With their music described as “intense, tender and driving with notes of 80s inspired indie rock dreaminess”, US-based duo Blueprint Tokyo brings a nostalgic flair to modern-day rock. Following the unforeseen health challenges facing their vocalist and guitarist Kevin Dawson, Blueprint Tokyo is influenced by life in its entirety – the good and the bad. Catchy hooks meld with hopeful lyrics creating a soothing but profound new sound. The latest addition to their discography is the EP Cinema Sounds.
Following their well-received single ‘Say Anything’ (a song included on Cinema Sounds), Kevin Dawson and Andy Hale (guitar, synth, drums) elegantly capture life in sound on this new EP. Kevin explains that “life has its ups and downs, and we look at those sometimes tongue in cheek but always trying to be real with the stories we create…” – an almost complete description of Cinema Sounds. Creating music that is honest, raw, real and relatable is what Blueprint Tokyo is all about.
Opening with the track ‘Say Anything’, Blueprint Tokyo begin its delicate exposition of life from childhood to adulthood. The first of three tracks, ‘Say Anything’ is a nostalgic look at childhood and the experiences we face growing up. Quickly followed by ‘LaRusso’, the lads touch on love, first love and the first breakup many people face. The final song on Cinema Sounds is ‘Sailor Girl’ – a track depicting life as they know it, as an adult in our society and their social experiences. It explores parties in the wood, hanging out with friends, and the toll these events can take on a person.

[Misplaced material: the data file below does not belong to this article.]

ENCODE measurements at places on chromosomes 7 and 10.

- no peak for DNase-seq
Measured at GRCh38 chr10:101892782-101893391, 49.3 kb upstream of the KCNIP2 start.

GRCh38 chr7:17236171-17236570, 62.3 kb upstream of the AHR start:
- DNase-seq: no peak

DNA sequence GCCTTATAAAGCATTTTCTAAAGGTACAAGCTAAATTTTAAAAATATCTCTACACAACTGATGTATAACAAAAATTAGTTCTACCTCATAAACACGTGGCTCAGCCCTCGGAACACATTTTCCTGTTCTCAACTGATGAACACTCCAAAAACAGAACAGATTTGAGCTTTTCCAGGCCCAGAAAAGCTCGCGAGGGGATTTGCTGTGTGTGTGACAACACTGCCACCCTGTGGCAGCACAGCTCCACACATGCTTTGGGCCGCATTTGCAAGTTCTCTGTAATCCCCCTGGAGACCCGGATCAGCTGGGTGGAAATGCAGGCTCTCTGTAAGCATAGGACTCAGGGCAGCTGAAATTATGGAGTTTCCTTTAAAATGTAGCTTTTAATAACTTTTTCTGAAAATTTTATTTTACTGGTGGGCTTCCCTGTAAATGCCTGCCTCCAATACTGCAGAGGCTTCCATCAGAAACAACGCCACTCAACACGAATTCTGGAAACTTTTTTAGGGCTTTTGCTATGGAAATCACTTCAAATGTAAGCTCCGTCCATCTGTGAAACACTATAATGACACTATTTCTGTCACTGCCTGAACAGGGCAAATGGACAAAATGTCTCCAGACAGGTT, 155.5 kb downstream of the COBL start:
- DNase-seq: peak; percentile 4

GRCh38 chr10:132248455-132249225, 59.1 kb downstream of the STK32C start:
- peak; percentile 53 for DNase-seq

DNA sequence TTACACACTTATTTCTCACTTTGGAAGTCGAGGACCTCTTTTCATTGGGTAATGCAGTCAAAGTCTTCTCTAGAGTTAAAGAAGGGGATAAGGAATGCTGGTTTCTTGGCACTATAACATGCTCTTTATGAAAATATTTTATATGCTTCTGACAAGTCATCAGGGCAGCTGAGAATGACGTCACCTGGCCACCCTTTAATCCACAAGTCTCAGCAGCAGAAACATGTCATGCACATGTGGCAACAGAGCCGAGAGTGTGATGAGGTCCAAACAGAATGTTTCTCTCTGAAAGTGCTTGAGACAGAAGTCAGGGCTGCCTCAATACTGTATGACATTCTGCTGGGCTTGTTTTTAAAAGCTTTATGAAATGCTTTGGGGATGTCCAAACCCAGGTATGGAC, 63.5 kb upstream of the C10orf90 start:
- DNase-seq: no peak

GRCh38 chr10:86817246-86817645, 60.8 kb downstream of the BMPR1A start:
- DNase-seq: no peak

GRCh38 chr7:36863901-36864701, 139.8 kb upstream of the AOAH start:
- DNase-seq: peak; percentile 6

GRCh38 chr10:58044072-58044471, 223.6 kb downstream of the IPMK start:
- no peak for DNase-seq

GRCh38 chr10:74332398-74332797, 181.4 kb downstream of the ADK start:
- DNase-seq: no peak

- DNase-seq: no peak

So, now you have an idea of the lyrical depth of Blueprint Tokyo, what does Cinema Sounds actually sound like? Imagine The Cure’s post-punk haziness fused with The Police’s obscurity, and you have an idea of Cinema Sounds. A true blast from the past, ‘Say Anything’ captures the nostalgia of the 80s. Interestingly enough, ‘LaRusso’ and ‘Sailor Girl’ retain the slight 80s flair; however, a strong leaning toward indie rock can be heard, particularly in ‘Sailor Girl’ with the bold guitar riffs and jazzy saxophone. It is as if Blueprint Tokyo’s music grows up with them from yesteryear to modern-day sounds.
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